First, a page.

Does the Ketogenic Diet Work for Women?
There are three things you should never ask a woman:
How old are you?
Are you pregnant?
Do you eat carbs?
If you’re a woman, what emotions come up for you when you read that last question?
For some women, carbs are associated with their sense of morals, feeling proud if they restrict carbs and guilty if they indulge. Others can’t imagine giving up their daily bread, morning oats, fresh fruit, quinoa salad, or baked sweet potato.
The Carbohydrate Conundrum
Ever since the Atkins’ Diet first launched in 1972 and re-vamped in 1992, the “low-carb” kick has been part of headline news stories and put low-fat, whole-grain, granola-heads to the test. In recent years, the ketogenic diet of the 1920s has become popular, claiming humans were designed to consume fat as their primary fuel, shunning the mere thought of a sushi roll with rice or pre-workout banana. A typical ketogenic prescription includes a daily plate comprised of 60-70% fat, 20-30% protein, and 10-20% carbohydrate.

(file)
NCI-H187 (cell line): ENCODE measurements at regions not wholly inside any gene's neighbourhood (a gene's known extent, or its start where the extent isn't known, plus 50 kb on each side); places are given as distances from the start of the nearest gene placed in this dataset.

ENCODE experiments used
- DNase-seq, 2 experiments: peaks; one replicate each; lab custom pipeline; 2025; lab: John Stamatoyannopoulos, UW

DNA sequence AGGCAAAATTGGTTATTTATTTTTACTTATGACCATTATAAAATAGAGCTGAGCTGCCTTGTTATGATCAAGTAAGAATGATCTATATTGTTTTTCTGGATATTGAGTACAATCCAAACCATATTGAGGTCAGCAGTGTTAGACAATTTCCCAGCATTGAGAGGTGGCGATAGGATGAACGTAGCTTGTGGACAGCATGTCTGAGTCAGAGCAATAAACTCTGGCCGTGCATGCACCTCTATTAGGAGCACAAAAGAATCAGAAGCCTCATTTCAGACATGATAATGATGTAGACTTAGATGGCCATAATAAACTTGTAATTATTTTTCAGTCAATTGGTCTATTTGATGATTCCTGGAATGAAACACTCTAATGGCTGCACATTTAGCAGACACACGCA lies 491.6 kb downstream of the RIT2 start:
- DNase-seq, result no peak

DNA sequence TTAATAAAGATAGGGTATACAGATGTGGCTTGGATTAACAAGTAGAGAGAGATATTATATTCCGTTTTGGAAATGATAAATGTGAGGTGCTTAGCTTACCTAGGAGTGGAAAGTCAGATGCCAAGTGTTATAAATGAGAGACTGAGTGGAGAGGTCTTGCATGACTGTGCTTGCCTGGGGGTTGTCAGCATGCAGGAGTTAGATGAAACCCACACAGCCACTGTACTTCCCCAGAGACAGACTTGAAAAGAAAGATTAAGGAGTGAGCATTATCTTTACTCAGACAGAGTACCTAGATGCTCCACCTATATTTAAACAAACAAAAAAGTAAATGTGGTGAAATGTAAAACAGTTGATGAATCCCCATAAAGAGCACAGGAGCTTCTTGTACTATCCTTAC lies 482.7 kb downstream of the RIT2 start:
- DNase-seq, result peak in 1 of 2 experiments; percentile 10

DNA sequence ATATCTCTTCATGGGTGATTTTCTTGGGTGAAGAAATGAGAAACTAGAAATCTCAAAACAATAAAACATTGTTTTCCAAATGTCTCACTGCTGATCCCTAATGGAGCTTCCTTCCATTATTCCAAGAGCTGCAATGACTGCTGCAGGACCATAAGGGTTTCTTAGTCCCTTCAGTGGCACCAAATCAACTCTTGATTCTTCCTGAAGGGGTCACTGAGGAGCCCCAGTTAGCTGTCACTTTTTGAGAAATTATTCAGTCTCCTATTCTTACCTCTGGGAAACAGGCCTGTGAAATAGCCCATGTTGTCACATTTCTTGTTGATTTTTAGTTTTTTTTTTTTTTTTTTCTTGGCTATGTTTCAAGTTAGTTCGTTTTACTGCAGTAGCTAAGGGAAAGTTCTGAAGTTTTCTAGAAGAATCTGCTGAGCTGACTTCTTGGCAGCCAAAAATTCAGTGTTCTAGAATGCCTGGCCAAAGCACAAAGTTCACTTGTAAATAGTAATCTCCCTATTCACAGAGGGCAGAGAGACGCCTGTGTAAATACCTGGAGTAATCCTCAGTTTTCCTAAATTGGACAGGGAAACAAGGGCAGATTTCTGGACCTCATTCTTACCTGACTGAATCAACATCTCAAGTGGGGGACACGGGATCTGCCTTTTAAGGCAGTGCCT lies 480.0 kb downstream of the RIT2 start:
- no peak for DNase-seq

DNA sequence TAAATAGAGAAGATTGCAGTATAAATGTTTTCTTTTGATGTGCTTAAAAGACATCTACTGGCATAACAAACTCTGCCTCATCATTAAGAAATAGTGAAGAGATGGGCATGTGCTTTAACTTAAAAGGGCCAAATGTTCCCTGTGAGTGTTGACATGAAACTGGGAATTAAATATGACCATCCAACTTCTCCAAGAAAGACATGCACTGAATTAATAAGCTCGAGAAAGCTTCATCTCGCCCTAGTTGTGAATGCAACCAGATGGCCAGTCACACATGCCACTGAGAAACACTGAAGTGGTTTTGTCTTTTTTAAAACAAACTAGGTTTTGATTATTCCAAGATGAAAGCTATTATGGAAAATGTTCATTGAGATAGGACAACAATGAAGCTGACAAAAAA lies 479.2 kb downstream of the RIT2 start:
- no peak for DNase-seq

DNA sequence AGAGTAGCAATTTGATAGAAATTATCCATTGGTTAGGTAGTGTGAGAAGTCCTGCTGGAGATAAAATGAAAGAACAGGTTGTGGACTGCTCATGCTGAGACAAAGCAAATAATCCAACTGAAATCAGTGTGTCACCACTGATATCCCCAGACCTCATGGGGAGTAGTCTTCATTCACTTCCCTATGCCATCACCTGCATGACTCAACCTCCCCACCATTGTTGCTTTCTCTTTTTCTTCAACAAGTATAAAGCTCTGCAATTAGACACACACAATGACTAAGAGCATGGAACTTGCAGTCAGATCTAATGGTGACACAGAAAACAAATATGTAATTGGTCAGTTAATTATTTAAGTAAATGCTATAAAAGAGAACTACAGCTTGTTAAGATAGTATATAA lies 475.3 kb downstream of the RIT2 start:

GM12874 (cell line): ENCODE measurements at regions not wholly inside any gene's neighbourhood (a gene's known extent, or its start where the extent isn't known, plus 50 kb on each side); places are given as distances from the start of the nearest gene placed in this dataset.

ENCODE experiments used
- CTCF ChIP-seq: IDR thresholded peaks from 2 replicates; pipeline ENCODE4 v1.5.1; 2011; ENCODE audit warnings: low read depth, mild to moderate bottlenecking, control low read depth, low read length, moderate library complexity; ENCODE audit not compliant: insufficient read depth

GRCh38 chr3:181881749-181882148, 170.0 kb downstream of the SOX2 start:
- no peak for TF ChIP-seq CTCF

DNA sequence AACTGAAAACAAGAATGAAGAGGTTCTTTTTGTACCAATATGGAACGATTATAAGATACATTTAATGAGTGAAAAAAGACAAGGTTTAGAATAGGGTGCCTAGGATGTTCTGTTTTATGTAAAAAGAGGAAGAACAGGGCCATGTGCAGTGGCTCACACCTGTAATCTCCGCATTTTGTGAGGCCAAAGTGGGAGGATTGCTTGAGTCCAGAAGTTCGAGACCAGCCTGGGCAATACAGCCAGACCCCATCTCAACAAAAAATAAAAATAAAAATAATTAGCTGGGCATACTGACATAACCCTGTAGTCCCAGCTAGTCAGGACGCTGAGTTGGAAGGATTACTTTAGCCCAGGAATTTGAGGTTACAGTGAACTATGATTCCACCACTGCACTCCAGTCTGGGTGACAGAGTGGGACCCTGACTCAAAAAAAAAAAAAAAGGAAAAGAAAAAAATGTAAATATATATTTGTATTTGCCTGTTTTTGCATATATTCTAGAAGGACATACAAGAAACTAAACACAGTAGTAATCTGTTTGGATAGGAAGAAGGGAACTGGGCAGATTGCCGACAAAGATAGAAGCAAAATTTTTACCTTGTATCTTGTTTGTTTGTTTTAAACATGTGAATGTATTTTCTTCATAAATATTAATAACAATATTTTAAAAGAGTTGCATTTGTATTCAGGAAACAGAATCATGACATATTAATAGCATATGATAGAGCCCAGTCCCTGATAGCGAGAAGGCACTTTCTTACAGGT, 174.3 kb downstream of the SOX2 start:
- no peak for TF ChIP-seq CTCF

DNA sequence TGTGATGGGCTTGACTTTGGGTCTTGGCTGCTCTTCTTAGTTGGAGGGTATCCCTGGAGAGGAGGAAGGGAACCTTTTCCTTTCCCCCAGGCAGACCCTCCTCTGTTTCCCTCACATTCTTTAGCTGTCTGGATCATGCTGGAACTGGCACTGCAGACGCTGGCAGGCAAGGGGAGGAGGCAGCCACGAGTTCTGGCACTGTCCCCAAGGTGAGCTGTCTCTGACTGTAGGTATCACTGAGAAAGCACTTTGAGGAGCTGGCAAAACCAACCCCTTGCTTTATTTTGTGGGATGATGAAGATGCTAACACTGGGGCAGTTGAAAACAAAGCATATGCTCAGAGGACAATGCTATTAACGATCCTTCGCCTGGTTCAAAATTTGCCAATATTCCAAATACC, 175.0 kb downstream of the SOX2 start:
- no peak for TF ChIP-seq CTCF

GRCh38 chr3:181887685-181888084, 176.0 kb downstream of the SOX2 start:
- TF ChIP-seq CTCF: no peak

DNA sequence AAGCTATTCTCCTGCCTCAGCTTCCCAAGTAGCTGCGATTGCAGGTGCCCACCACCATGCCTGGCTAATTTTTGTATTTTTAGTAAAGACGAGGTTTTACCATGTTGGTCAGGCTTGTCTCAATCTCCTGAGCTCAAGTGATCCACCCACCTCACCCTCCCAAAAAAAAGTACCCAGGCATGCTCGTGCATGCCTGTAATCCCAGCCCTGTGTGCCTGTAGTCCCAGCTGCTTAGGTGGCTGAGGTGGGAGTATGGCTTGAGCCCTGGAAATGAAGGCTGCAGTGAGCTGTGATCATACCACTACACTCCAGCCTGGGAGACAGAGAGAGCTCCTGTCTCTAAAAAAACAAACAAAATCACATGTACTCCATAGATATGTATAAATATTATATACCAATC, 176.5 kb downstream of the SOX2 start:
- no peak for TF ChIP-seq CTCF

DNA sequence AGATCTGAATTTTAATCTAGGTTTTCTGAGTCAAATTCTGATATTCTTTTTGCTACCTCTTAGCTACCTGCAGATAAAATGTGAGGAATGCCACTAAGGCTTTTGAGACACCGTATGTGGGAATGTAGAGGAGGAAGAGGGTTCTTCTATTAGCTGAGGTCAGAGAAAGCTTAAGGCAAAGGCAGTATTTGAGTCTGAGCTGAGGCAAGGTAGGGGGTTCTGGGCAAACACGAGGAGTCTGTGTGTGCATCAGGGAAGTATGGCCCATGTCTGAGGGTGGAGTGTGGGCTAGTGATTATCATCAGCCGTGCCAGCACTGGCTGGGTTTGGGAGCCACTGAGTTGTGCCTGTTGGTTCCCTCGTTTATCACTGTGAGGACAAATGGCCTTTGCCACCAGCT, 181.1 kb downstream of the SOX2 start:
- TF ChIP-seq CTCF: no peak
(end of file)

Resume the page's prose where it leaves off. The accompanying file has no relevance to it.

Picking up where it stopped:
While the low-carb diet has its critics, research shows convincing claims that ketogenic diets are beneficial, not only for weight loss, but also:
- Cancer treatment
- Alzheimer’s and brain-disease prevention
- Diabetes management
- Enhanced athletic performance
- Boosted metabolism
- Heart health
With all these benefits, “going ketogenic” seems to be the answer to the diet our society has been looking for: health, brain power, and lean body mass.
So what’s the downside?
The goal of this article is not to argue whether ketogenic diets are good or bad, but rather is a full-scope look at the benefits and downsides to a ketogenic diet—namely for women. So, if you’re a woman, read on.
Low-Carb for Life?
A low-carb ketogenic approach can work for fat loss. If you cut out excess sugar and starch, which retain water and stores as fat when overconsumed, your body will naturally make positive body composition adjustments, and as an added bonus, you’ll rid yourself of your sweet tooth. A key factor to finding success with this system is making consistent habit changes.